Exploring Theosophy, Published by The Theosophical Society
This collection of articles, condensed and edited from theosophical publications, is an invitation to inquirers to explore and enjoy the depth and beauty of theosophy. The Theosophical Society is dedicated to making universal brotherhood better understood and more deeply felt in human hearts. Its philosophy, drawn from the universal wisdom tradition of mankind, offers timeless principles that stimulate intuitive knowing and cast light on any question. These principles provide tools that can help students discover truth within themselves and unlock the mysteries of nature, fostering altruism and compassion for all beings.
Life’s Riddle, By Nils A. Amneus
“In Life’s Riddle are presented some of the ancient teachings that furnish a solution to many of the problems of life and show that Man is not a helpless pawn ruled by blind forces, but that he has the power of choice and freedom of action, and is therefore responsible for his acts, in due time reaping all that he has sown.”
This book provides a wonderful overview of the ancient teaching known as Theosophy, and makes these ideas comprehensible by anyone, of any age. It is a wonderful introductory text, though it also contains much depth.
Thus Have I Heard, by B. P. Wadia
This work by Mr. Wadia is a series of essays published in 1959 by the Indian Institute of World Culture an institution advocating World Peace formed after the second world war by Theosophists. Like Robert Crosbie Mr. Wadia is artful in translating the complicated and the deep into language we can all understand without distortion or alteration. Taking a cue from the second aim of the Theosophical Society Mr. Wadia writes about the ancient wisdom through the eyes of various spiritual teachers and traditions of the past. The major sections are divided as follows: Shri Krishna’s Message, Lord Buddha’s Teachings, Thus Spake Zarathushtra, Nativity of Jesus and His Doctrines, Ancient Philosophy, Karma and Reincarnation, Divine Discipline, Oriental Psychology, Universal Ethics, Some Noble Lives, The Gandhian Way and Social Reforms.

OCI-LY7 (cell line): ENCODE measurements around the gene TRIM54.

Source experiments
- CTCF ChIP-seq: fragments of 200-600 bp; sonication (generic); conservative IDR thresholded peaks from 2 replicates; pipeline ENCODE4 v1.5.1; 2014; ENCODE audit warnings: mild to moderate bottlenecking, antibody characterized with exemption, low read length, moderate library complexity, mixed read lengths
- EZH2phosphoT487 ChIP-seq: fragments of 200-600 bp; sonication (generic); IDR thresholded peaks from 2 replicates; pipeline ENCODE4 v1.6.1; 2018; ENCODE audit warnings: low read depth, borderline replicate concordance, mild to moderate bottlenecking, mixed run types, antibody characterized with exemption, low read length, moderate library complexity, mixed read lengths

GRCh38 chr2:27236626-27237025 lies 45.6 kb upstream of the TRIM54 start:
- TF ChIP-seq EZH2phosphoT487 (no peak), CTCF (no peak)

Expanding Horizons, By James A. Long
“Much of the material in this volume, representing the fruit of an exchange of ideas with hundreds of men and women, has appeared in Sunrise magazine and, while considerable editing has been done, we have tried to retain the informality of the original discussions.”
Expanding Horizons weaves its way through many of the most common subjects of discussion for theosophists and those interested in the big questions of life. It gives the student the opportunity for introspection on these subjects, from which they may begin to develop their own interpretations and guide their own path. Highly recommended for new students.
The Path of Compassion, by G. de Purucker
The first two sections in Purucker’s Fountain-Source of Occultism, were written with the aim of imparting upon the student the proper inner atmosphere for their theosophical studies. Purucker seeks here to place at the forefront the ethical, the moral and the practical, and to shed light upon the Path that underlies all true theosophical efforts. The clarity with which he treats of these time-honored subjects may aid in our ability to strike the posture required if our studies are to reveal true wisdom. For the earnest beginner, intent upon walking the path, the chapter on Pledge-Fever is a must.
The work treats of the following:
Section 1. The Primeval Wisdom-Teaching (Passing on the Light; Spiritual Illumination vs. Psychic Illusions; The Still, Small Path; & Pledge-Fever and the Spiritual Will)
Section 2. Discipline precedes the Mysteries (Esoteric Discipline; Meditation and Yoga; The Paramitas and the Exalted Eightfold Path; & The Initiatory Cycle)